We must be clear. The only reason Preval’s victory was officially acknowledged was the pressure of the masses. As we explained in our previous article, the outcome of the election would be decided by mass struggle. (See “Haiti Elections: The Outcome Will Be Decided in the Streets.”)

The Haitian people poured into the streets of Port-au-Prince [and other cities] and demonstrated their power, and at each stage it was this power that conditioned the actions of the imperialists, the ruling class, and the Electoral Council. Out of fear of revolution, the Electoral Council and the UN looked for the quickest possible solution to get the people off the streets and return the situation to “normal.”

By simply throwing out the blank ballots, the imperialists were able to quickly give the Haitian people what they wanted in officially recognizing the genuine victor of the elections, but also avoided answering any difficult questions.

There was no recount or any real investigation into the electoral fraud. It is quite clear that the electoral fraud was widespread, and well organized. This was not just a series of mishaps or random events, but a concerted effort to rig the elections. Haiti has no real tradition of spoiled ballots or protest votes. One newspaper report that “…one source close to the talks said it was impossible that Haitians, who have no tradition of casting blank protest votes, had walked miles and waited hours in line to cast that many unmarked ballots.” Someone was able to have thousands of blank ballots inserted into ballot boxes around the country, diluting Préval’s total.

Then there is the question of the ballots found at the Truitier municipal garbage dump just outside Port-au-Prince. Many questions remain about this, and many people have now descended into conspiracy theories. (For example, one newspaper reported the following: “Several international observers said the ballots might have been deliberately dumped where they would be found to incite violence among Préval supporters and thwart a transfer of power. Some observers didn’t rule out the possibility that hard-core Préval supporters had planted the ballots to support their claims of fraud.”)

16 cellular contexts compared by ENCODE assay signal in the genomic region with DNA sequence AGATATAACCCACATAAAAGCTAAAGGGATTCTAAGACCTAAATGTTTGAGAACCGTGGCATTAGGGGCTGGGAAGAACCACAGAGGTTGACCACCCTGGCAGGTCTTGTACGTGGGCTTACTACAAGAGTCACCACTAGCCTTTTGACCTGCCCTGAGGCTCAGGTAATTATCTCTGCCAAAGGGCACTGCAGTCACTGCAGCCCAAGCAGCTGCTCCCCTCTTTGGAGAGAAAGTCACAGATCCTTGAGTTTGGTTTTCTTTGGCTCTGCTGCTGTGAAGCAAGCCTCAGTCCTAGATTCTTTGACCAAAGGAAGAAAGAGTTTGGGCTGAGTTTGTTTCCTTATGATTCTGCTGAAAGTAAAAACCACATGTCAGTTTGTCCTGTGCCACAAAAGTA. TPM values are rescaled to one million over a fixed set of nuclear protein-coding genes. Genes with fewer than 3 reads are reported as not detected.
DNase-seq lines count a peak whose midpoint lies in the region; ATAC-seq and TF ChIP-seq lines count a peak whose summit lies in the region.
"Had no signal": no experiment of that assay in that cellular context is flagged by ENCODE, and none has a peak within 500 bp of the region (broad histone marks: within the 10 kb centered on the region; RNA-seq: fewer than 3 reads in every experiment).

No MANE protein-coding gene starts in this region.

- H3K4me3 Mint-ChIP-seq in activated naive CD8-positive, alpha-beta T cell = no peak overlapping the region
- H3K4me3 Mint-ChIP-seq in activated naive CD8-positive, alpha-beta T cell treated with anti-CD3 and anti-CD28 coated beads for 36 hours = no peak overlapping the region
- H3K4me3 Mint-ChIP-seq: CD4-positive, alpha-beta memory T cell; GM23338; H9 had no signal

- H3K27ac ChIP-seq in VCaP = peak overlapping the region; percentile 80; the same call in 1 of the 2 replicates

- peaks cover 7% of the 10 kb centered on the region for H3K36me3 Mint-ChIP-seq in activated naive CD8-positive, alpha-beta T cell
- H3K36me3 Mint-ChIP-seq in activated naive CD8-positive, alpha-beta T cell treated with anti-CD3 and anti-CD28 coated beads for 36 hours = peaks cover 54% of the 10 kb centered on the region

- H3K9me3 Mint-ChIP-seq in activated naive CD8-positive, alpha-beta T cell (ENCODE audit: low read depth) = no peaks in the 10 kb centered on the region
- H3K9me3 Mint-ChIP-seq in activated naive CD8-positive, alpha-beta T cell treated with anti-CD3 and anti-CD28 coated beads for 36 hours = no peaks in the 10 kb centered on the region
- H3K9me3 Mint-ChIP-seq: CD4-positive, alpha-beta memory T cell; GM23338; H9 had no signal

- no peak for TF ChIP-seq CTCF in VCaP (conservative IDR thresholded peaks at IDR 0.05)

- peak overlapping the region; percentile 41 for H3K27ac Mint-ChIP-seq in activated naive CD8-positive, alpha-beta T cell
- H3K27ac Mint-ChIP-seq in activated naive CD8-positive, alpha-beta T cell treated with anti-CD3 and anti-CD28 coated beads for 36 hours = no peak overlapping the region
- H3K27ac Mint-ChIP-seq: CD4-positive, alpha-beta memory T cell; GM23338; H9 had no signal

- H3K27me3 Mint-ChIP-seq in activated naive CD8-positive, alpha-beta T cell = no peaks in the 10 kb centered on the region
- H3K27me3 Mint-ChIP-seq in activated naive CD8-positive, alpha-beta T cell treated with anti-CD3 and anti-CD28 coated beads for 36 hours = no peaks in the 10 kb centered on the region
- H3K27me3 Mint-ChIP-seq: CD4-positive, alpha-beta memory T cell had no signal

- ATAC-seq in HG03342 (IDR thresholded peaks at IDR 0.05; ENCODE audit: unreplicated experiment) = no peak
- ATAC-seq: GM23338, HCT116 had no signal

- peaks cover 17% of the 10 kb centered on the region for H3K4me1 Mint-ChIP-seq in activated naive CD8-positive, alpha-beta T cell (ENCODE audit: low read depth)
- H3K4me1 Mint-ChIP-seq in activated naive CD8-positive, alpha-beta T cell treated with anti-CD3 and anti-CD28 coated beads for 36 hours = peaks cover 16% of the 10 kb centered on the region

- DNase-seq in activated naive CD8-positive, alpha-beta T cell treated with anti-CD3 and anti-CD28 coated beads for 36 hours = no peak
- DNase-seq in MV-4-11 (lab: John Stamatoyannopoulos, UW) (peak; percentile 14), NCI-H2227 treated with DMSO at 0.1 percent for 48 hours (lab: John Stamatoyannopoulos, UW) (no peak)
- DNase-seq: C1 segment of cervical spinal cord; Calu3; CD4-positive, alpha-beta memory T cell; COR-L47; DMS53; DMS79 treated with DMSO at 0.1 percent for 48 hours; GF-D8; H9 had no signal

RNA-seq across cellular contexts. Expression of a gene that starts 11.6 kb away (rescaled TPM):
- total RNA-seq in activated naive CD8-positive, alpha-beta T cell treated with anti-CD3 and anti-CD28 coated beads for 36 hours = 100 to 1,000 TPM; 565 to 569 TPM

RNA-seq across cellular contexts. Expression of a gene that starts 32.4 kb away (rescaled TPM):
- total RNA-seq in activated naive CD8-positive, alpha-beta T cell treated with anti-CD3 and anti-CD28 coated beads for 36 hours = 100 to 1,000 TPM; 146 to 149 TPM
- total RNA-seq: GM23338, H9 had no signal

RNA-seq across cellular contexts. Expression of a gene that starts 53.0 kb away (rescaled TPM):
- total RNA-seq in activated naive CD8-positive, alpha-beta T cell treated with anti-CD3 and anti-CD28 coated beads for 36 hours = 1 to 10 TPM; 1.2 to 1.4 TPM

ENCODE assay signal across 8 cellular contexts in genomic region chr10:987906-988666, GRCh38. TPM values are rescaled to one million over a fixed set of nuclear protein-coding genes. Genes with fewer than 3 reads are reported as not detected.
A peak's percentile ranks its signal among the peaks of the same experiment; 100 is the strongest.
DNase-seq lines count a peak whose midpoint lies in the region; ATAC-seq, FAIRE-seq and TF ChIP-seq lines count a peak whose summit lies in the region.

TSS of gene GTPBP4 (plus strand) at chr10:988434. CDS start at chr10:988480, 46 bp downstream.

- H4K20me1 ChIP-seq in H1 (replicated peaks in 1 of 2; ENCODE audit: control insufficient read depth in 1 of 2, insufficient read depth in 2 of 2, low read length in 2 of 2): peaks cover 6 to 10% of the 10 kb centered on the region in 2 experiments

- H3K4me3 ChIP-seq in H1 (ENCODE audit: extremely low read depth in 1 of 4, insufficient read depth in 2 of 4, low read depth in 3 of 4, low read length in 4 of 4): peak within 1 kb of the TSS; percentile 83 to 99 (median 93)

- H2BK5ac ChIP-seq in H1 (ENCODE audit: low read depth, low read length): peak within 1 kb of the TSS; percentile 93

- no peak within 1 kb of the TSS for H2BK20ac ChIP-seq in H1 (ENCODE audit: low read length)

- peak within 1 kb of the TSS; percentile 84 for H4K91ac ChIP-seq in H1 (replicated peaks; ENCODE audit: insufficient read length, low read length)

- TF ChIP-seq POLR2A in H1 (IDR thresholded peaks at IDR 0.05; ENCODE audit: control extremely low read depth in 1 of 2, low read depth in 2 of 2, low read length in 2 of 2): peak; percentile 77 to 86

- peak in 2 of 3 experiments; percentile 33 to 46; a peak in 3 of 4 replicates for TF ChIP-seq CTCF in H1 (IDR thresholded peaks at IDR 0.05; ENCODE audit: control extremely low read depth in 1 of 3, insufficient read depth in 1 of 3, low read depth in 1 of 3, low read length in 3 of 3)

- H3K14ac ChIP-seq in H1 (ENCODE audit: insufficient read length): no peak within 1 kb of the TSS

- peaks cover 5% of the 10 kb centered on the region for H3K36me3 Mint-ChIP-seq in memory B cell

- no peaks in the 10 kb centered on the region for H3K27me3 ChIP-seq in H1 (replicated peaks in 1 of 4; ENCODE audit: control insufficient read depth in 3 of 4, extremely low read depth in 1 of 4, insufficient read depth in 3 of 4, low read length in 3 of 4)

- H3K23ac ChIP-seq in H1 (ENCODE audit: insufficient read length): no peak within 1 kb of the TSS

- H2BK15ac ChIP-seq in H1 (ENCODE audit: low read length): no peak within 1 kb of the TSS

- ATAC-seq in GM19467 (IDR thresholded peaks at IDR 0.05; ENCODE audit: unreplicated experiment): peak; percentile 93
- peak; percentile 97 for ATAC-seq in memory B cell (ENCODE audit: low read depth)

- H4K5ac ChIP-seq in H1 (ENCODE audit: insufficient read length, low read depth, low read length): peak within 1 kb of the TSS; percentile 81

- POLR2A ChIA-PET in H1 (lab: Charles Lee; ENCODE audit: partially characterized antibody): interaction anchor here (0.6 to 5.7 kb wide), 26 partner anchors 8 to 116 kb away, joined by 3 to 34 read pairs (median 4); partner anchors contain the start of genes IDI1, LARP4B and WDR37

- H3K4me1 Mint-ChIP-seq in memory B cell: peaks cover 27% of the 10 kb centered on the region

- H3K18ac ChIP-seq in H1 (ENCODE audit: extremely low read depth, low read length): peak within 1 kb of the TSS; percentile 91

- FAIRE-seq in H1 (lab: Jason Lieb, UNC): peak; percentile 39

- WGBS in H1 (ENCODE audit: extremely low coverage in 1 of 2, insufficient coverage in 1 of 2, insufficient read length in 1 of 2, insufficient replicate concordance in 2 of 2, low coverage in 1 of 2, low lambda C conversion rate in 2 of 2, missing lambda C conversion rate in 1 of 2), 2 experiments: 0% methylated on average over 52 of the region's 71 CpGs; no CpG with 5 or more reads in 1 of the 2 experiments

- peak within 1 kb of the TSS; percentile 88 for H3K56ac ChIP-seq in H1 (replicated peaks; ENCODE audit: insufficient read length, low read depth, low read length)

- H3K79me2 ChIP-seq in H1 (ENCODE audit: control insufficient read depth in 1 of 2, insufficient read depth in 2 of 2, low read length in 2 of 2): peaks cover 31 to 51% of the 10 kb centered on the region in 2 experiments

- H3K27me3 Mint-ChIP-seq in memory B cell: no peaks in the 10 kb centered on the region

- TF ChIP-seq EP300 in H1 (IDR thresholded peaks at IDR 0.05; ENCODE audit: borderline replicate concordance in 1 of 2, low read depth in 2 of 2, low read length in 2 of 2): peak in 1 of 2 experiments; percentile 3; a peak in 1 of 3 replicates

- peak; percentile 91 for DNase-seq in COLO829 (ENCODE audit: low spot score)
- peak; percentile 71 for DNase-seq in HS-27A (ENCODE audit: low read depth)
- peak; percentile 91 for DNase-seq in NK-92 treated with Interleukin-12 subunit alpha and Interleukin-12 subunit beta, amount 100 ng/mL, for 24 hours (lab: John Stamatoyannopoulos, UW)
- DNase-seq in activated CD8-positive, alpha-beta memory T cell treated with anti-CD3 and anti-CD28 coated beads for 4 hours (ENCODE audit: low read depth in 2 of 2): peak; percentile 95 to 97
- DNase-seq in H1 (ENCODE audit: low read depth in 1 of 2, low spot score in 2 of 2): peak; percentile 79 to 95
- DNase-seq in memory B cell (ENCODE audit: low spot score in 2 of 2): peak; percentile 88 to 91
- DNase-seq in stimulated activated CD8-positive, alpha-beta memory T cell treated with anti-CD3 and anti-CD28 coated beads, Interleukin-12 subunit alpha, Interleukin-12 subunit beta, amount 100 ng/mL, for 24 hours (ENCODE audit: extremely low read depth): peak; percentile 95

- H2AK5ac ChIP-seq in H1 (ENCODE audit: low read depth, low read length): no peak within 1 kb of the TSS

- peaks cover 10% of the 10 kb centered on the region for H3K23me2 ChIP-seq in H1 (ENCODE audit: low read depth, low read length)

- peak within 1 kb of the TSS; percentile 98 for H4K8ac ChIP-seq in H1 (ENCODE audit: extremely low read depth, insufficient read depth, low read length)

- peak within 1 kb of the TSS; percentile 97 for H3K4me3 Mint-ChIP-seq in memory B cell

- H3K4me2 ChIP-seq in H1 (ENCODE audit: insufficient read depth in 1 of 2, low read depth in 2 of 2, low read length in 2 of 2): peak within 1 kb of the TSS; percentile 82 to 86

In quickly announcing Préval’s victory, the imperialists hope to settle things down and get the masses to go home. They want them off the streets at all costs. It also means that these questions may never be answered. Préval has won, so the question of the fraud now seems irrelevant. The imperialists don’t want to answer questions about fraud and ballot tampering. They want the elections to be over and done with. They would rather deal with a Préval presidency than have the masses on the streets.

Haiti was to be an example to the whole region—especially Venezuela. It was to show the dangers of opposing imperialism, and it was also meant to prove that U.S. imperialism could indeed “build democracy.” But Haiti has turned out to be an example of the opposite kind, and the Haitian masses have joined the Venezuelan masses in proving that imperialism can be resisted. The victory in Haiti can only give the masses of the whole region more confidence in the struggle against imperialism.

Victory for Aristide

The masses in Haiti clearly saw a vote for Préval as a vote for Aristide. Many people, both inside and outside Haiti, view Préval’s victory as a victory for Aristide. Through the mass action of the Haitian people the coup carried out two years ago has been defeated.

Although the U.S. government has officially recognized Préval’s victory and has “welcomed” him as the winner, there are already grumblings that his victory is “a putative victory for Aristide,” and that he represents “Aristidism without Aristide.”

Editorials in U.S. papers are raising fears about the spread of the left in Latin America and the Caribbean, and they are already looking pessimistically toward the probable victory of Andrés Manuel López Obrador in the election in Mexico later this year. Many in the U.S. ruling class fear that Préval “could pose a challenge to U.S. policy” like Hugo Chávez has in Venezuela.